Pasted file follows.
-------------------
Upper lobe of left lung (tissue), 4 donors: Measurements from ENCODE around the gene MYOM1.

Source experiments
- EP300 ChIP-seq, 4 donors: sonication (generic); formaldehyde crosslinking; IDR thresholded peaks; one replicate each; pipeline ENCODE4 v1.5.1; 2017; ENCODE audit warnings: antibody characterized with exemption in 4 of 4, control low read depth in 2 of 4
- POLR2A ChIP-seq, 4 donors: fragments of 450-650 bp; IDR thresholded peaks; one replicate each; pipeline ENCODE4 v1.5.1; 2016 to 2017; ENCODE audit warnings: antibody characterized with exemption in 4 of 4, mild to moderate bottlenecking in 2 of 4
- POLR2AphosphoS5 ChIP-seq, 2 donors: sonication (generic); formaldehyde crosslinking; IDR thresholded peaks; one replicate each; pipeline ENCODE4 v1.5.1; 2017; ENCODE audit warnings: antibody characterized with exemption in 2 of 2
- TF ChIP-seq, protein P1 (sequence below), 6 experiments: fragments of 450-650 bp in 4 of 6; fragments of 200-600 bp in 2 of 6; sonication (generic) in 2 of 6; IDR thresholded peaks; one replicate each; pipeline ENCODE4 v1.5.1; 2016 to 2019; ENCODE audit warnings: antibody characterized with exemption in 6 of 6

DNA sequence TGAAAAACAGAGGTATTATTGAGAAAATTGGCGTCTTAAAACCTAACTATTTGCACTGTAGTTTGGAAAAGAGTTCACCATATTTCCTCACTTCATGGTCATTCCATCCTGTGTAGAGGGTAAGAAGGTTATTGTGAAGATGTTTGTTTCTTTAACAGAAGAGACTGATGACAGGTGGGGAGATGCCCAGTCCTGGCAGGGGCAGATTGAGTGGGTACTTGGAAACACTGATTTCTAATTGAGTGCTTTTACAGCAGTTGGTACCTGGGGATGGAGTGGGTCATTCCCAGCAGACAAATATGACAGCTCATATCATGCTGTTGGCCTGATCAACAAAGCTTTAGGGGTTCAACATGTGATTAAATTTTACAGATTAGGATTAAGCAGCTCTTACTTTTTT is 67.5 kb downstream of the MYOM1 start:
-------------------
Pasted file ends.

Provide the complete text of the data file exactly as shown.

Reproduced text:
Upper lobe of left lung (tissue), 4 donors: Measurements from ENCODE around the gene MYOM1.

Source experiments
- EP300 ChIP-seq, 4 donors: sonication (generic); formaldehyde crosslinking; IDR thresholded peaks; one replicate each; pipeline ENCODE4 v1.5.1; 2017; ENCODE audit warnings: antibody characterized with exemption in 4 of 4, control low read depth in 2 of 4
- POLR2A ChIP-seq, 4 donors: fragments of 450-650 bp; IDR thresholded peaks; one replicate each; pipeline ENCODE4 v1.5.1; 2016 to 2017; ENCODE audit warnings: antibody characterized with exemption in 4 of 4, mild to moderate bottlenecking in 2 of 4
- POLR2AphosphoS5 ChIP-seq, 2 donors: sonication (generic); formaldehyde crosslinking; IDR thresholded peaks; one replicate each; pipeline ENCODE4 v1.5.1; 2017; ENCODE audit warnings: antibody characterized with exemption in 2 of 2
- TF ChIP-seq, protein P1 (sequence below), 6 experiments: fragments of 450-650 bp in 4 of 6; fragments of 200-600 bp in 2 of 6; sonication (generic) in 2 of 6; IDR thresholded peaks; one replicate each; pipeline ENCODE4 v1.5.1; 2016 to 2019; ENCODE audit warnings: antibody characterized with exemption in 6 of 6

DNA sequence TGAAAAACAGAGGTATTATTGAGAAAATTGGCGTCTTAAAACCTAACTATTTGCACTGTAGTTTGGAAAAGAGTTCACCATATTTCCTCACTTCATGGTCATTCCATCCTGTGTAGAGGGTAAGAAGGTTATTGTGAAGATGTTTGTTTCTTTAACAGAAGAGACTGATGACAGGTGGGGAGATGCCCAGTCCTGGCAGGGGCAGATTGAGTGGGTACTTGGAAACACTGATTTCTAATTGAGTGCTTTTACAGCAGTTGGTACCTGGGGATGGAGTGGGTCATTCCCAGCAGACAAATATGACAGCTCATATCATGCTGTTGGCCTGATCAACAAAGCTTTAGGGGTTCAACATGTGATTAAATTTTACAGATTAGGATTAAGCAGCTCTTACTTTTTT is 67.5 kb downstream of the MYOM1 start: